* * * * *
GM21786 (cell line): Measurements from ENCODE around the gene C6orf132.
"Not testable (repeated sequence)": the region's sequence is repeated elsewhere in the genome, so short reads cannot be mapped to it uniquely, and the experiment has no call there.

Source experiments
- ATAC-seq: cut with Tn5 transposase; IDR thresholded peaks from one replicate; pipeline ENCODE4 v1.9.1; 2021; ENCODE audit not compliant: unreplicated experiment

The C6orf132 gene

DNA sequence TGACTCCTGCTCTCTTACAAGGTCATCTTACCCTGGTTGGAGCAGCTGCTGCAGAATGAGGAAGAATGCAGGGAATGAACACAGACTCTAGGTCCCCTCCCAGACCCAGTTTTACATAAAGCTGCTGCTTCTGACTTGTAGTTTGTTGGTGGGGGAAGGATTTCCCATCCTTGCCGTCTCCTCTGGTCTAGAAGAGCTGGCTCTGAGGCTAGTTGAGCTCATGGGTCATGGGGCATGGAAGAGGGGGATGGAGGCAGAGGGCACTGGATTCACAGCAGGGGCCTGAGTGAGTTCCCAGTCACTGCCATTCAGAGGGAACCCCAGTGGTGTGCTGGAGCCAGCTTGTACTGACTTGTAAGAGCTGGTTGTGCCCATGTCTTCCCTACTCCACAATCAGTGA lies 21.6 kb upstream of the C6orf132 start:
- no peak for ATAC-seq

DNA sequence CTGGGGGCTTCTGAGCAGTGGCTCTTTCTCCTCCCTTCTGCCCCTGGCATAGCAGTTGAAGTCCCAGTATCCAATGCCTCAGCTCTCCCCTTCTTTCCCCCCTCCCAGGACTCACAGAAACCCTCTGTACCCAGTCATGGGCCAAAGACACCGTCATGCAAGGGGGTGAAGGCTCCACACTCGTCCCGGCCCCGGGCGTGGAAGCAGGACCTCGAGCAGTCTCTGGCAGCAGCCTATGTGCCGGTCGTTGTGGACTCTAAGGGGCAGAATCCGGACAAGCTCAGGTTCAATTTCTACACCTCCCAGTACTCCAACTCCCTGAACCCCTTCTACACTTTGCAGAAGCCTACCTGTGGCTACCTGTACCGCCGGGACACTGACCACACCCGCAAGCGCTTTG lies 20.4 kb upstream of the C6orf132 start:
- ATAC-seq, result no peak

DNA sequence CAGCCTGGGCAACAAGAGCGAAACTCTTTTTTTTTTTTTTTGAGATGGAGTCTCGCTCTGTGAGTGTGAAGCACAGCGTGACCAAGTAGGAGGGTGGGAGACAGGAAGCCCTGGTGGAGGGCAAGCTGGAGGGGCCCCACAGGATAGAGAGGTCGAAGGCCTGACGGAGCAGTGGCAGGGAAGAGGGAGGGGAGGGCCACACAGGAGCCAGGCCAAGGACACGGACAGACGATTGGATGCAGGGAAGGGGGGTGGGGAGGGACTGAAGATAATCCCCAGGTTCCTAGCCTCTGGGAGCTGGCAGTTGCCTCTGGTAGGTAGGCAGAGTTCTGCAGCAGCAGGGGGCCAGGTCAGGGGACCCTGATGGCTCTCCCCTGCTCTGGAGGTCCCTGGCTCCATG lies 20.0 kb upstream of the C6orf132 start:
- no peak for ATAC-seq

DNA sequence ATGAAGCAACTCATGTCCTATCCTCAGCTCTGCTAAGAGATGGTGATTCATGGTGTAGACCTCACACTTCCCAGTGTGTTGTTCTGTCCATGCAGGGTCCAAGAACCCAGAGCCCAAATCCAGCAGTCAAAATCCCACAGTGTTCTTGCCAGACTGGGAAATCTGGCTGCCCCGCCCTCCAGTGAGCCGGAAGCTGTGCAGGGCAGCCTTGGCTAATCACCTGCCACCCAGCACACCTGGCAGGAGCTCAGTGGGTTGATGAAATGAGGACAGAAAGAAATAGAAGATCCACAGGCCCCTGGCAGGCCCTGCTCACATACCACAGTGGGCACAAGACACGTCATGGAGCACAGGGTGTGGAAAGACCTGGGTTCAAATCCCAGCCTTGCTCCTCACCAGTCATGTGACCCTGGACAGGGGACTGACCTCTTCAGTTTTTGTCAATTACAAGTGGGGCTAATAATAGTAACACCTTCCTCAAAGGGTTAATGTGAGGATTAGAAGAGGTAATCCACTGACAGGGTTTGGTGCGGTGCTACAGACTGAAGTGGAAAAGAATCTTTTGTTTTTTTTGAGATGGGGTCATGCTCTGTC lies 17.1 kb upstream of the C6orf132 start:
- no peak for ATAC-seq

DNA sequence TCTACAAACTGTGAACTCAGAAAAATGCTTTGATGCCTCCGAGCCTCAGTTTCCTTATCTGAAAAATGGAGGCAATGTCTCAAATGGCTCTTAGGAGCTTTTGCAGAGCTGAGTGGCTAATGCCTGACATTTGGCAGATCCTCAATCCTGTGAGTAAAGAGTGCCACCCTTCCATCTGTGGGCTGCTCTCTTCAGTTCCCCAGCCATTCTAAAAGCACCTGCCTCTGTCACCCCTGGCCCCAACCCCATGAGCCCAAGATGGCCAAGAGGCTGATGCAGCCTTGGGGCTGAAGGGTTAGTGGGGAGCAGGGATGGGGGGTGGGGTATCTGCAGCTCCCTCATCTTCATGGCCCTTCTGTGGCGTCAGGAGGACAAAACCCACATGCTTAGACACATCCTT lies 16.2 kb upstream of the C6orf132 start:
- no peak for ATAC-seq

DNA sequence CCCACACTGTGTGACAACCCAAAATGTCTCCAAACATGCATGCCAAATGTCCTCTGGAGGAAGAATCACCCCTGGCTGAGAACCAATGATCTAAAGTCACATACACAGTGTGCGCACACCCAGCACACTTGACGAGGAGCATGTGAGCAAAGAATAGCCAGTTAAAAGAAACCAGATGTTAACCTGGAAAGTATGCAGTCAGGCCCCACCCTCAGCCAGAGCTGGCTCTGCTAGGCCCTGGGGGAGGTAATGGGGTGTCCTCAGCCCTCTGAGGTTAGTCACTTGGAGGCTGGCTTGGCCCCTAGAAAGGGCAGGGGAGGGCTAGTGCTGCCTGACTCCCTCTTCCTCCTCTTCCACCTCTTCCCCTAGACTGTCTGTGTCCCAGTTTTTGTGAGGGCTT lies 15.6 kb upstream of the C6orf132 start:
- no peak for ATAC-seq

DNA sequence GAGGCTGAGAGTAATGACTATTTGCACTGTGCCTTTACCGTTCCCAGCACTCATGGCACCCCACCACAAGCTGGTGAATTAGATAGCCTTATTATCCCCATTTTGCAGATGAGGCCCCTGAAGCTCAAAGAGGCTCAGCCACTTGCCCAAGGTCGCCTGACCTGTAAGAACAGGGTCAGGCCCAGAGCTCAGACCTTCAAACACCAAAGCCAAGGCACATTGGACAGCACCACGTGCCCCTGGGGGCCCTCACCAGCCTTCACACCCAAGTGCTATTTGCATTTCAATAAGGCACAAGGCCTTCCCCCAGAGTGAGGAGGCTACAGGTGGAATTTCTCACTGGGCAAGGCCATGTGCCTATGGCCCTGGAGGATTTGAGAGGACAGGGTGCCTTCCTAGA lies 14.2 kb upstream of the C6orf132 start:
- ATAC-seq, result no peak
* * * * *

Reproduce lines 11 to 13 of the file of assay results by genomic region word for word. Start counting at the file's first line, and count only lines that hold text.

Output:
- no peak for ATAC-seq

DNA sequence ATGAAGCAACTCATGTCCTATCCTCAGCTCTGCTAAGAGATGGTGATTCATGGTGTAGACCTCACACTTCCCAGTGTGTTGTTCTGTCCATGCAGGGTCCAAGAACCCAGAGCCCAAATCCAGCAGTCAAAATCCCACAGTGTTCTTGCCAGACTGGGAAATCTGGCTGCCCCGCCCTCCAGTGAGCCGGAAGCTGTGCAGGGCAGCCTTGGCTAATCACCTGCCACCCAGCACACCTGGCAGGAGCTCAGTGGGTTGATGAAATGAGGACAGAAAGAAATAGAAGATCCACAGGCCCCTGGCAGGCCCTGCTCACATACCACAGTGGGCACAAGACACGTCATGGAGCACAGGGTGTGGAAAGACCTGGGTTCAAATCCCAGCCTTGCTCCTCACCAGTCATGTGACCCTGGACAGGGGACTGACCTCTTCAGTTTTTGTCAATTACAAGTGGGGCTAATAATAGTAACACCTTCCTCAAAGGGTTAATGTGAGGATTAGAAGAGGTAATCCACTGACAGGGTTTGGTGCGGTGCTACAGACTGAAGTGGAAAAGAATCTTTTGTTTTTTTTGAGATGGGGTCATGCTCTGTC lies 17.1 kb upstream of the C6orf132 start:
- no peak for ATAC-seq